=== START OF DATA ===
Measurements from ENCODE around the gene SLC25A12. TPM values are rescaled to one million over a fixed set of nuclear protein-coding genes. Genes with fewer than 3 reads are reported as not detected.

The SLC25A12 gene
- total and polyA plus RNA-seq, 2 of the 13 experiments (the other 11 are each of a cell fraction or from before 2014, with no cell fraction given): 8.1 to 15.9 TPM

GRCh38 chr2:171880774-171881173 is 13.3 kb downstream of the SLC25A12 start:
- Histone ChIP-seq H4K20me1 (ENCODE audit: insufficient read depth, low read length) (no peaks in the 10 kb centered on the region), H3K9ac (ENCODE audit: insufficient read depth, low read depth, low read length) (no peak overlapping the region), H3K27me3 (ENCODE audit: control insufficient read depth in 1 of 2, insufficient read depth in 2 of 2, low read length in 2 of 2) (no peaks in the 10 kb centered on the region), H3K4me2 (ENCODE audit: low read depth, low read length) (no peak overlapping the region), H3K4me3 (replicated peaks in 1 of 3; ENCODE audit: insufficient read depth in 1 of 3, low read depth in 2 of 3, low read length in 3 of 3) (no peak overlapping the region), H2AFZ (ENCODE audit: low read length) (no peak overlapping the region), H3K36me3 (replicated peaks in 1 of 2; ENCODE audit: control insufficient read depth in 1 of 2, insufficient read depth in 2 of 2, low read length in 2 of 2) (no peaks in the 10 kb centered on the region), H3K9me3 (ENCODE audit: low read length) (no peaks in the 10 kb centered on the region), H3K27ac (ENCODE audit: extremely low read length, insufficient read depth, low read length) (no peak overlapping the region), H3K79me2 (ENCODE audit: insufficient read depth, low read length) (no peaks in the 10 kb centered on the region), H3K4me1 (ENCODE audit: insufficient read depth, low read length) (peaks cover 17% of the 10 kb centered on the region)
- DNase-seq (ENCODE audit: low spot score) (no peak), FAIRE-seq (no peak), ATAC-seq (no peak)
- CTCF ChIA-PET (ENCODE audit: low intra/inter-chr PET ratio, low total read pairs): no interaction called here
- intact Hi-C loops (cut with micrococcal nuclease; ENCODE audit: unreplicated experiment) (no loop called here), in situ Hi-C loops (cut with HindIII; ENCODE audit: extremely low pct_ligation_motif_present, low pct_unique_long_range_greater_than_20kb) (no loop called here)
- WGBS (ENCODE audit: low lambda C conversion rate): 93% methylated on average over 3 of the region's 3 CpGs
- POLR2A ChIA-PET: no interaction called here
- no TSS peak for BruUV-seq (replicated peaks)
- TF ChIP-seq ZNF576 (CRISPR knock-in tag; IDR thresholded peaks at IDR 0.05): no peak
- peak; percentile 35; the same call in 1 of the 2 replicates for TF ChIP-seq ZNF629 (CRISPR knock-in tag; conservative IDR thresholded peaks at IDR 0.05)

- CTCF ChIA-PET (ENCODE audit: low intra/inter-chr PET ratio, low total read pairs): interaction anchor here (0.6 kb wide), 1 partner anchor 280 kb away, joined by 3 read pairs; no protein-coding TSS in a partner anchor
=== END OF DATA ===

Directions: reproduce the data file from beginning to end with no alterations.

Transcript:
Measurements from ENCODE around the gene SLC25A12. TPM values are rescaled to one million over a fixed set of nuclear protein-coding genes. Genes with fewer than 3 reads are reported as not detected.

The SLC25A12 gene
- total and polyA plus RNA-seq, 2 of the 13 experiments (the other 11 are each of a cell fraction or from before 2014, with no cell fraction given): 8.1 to 15.9 TPM

GRCh38 chr2:171880774-171881173 is 13.3 kb downstream of the SLC25A12 start:
- Histone ChIP-seq H4K20me1 (ENCODE audit: insufficient read depth, low read length) (no peaks in the 10 kb centered on the region), H3K9ac (ENCODE audit: insufficient read depth, low read depth, low read length) (no peak overlapping the region), H3K27me3 (ENCODE audit: control insufficient read depth in 1 of 2, insufficient read depth in 2 of 2, low read length in 2 of 2) (no peaks in the 10 kb centered on the region), H3K4me2 (ENCODE audit: low read depth, low read length) (no peak overlapping the region), H3K4me3 (replicated peaks in 1 of 3; ENCODE audit: insufficient read depth in 1 of 3, low read depth in 2 of 3, low read length in 3 of 3) (no peak overlapping the region), H2AFZ (ENCODE audit: low read length) (no peak overlapping the region), H3K36me3 (replicated peaks in 1 of 2; ENCODE audit: control insufficient read depth in 1 of 2, insufficient read depth in 2 of 2, low read length in 2 of 2) (no peaks in the 10 kb centered on the region), H3K9me3 (ENCODE audit: low read length) (no peaks in the 10 kb centered on the region), H3K27ac (ENCODE audit: extremely low read length, insufficient read depth, low read length) (no peak overlapping the region), H3K79me2 (ENCODE audit: insufficient read depth, low read length) (no peaks in the 10 kb centered on the region), H3K4me1 (ENCODE audit: insufficient read depth, low read length) (peaks cover 17% of the 10 kb centered on the region)
- DNase-seq (ENCODE audit: low spot score) (no peak), FAIRE-seq (no peak), ATAC-seq (no peak)
- CTCF ChIA-PET (ENCODE audit: low intra/inter-chr PET ratio, low total read pairs): no interaction called here
- intact Hi-C loops (cut with micrococcal nuclease; ENCODE audit: unreplicated experiment) (no loop called here), in situ Hi-C loops (cut with HindIII; ENCODE audit: extremely low pct_ligation_motif_present, low pct_unique_long_range_greater_than_20kb) (no loop called here)
- WGBS (ENCODE audit: low lambda C conversion rate): 93% methylated on average over 3 of the region's 3 CpGs
- POLR2A ChIA-PET: no interaction called here
- no TSS peak for BruUV-seq (replicated peaks)
- TF ChIP-seq ZNF576 (CRISPR knock-in tag; IDR thresholded peaks at IDR 0.05): no peak
- peak; percentile 35; the same call in 1 of the 2 replicates for TF ChIP-seq ZNF629 (CRISPR knock-in tag; conservative IDR thresholded peaks at IDR 0.05)

- CTCF ChIA-PET (ENCODE audit: low intra/inter-chr PET ratio, low total read pairs): interaction anchor here (0.6 kb wide), 1 partner anchor 280 kb away, joined by 3 read pairs; no protein-coding TSS in a partner anchor